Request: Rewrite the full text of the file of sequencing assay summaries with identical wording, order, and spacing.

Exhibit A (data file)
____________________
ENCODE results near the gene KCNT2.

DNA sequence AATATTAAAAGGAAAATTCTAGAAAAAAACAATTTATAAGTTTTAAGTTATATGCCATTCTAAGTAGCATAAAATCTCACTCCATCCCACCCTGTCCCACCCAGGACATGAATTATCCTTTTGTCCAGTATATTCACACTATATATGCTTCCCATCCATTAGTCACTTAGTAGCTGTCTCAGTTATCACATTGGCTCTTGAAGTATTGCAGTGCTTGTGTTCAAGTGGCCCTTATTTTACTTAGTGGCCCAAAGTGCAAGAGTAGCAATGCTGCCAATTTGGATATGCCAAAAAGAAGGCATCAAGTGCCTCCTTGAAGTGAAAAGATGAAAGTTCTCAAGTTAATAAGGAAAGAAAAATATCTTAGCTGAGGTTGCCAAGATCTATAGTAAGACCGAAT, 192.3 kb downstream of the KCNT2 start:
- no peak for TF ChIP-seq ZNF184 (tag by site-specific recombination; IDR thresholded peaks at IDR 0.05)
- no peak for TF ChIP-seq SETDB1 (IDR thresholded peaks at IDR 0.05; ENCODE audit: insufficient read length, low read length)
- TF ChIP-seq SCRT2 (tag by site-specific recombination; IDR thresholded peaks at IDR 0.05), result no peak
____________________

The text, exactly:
ENCODE results near the gene KCNT2.

DNA sequence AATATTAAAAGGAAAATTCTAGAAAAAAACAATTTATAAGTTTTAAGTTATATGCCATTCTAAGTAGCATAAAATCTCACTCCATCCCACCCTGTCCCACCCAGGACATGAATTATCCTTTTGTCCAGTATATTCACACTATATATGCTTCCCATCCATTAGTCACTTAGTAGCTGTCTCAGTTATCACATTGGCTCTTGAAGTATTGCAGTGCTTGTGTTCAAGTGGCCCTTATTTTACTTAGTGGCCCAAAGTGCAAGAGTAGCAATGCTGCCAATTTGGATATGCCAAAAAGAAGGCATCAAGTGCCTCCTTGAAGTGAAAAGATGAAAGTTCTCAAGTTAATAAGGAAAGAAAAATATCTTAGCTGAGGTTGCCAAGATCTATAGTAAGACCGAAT, 192.3 kb downstream of the KCNT2 start:
- no peak for TF ChIP-seq ZNF184 (tag by site-specific recombination; IDR thresholded peaks at IDR 0.05)
- no peak for TF ChIP-seq SETDB1 (IDR thresholded peaks at IDR 0.05; ENCODE audit: insufficient read length, low read length)
- TF ChIP-seq SCRT2 (tag by site-specific recombination; IDR thresholded peaks at IDR 0.05), result no peak